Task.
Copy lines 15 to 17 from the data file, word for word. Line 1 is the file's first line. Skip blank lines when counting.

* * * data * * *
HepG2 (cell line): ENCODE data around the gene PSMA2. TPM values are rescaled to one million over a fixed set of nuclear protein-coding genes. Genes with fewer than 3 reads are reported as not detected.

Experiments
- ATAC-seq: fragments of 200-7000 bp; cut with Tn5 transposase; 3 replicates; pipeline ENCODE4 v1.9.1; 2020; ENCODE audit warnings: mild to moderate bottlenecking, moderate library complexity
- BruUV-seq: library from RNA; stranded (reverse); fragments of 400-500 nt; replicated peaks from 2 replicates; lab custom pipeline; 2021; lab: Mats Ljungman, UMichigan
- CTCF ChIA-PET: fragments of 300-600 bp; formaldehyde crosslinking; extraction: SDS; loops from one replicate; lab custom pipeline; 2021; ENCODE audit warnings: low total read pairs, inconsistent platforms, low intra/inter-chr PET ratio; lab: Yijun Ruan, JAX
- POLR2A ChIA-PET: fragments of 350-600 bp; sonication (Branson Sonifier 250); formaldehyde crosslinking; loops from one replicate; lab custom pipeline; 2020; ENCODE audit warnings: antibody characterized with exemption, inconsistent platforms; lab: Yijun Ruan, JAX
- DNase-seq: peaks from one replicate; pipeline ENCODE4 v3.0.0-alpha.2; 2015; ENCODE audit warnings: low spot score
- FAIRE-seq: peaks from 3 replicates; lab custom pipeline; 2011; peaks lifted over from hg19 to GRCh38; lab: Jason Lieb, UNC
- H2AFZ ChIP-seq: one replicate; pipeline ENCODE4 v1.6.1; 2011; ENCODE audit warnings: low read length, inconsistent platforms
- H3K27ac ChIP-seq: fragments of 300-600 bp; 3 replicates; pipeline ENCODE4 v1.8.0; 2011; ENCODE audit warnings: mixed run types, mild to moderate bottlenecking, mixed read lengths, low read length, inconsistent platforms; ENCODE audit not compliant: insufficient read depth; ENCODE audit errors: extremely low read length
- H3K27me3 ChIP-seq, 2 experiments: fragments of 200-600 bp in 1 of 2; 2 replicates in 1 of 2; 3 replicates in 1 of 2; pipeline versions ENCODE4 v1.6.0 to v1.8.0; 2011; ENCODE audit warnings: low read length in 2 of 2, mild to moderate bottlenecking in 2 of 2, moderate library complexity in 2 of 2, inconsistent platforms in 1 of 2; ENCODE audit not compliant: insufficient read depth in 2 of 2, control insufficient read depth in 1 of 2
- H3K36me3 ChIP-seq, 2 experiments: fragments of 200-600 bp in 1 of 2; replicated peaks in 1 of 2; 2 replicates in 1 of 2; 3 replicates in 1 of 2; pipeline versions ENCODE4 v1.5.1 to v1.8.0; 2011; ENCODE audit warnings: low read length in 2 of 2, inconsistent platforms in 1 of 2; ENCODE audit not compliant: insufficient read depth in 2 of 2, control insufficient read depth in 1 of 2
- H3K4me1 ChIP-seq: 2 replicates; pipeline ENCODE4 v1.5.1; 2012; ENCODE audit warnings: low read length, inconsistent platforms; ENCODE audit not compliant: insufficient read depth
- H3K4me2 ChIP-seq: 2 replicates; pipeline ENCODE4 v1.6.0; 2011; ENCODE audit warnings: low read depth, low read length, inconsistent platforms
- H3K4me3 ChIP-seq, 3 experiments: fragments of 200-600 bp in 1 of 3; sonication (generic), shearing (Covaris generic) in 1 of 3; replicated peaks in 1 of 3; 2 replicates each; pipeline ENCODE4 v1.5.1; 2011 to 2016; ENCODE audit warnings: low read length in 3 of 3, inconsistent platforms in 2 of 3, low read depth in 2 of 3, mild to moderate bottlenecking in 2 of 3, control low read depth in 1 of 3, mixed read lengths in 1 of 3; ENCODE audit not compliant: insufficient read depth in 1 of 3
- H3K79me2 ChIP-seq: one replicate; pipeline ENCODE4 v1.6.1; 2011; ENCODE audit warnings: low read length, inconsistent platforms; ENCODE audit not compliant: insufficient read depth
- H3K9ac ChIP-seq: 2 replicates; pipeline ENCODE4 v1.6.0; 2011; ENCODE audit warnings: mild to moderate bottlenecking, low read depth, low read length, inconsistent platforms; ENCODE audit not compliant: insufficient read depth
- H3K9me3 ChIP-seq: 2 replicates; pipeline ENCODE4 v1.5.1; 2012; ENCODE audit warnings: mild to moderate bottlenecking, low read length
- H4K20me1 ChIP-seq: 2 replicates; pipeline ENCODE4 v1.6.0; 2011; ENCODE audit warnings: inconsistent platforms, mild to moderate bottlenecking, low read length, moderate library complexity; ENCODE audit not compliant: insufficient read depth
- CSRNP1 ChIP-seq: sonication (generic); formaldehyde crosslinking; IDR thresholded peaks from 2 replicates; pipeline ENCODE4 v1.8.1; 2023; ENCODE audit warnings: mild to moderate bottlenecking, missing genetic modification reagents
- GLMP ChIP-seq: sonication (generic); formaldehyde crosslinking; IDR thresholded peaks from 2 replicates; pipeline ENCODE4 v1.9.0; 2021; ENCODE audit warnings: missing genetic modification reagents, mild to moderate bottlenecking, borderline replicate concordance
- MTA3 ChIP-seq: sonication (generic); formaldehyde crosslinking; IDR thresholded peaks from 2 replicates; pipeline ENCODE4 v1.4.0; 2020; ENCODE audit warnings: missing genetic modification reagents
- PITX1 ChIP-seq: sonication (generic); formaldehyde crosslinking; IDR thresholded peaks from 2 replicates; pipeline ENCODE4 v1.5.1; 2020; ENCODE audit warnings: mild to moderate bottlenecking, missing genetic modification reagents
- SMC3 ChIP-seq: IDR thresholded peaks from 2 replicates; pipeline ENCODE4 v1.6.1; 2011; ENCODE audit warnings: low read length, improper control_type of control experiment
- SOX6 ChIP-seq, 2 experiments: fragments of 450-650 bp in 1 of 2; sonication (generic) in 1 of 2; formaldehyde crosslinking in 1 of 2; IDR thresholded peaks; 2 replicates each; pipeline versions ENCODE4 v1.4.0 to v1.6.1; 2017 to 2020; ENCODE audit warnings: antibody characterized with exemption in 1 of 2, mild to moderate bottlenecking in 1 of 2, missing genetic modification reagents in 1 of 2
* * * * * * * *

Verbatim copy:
- H3K4me3 ChIP-seq, 3 experiments: fragments of 200-600 bp in 1 of 3; sonication (generic), shearing (Covaris generic) in 1 of 3; replicated peaks in 1 of 3; 2 replicates each; pipeline ENCODE4 v1.5.1; 2011 to 2016; ENCODE audit warnings: low read length in 3 of 3, inconsistent platforms in 2 of 3, low read depth in 2 of 3, mild to moderate bottlenecking in 2 of 3, control low read depth in 1 of 3, mixed read lengths in 1 of 3; ENCODE audit not compliant: insufficient read depth in 1 of 3
- H3K79me2 ChIP-seq: one replicate; pipeline ENCODE4 v1.6.1; 2011; ENCODE audit warnings: low read length, inconsistent platforms; ENCODE audit not compliant: insufficient read depth
- H3K9ac ChIP-seq: 2 replicates; pipeline ENCODE4 v1.6.0; 2011; ENCODE audit warnings: mild to moderate bottlenecking, low read depth, low read length, inconsistent platforms; ENCODE audit not compliant: insufficient read depth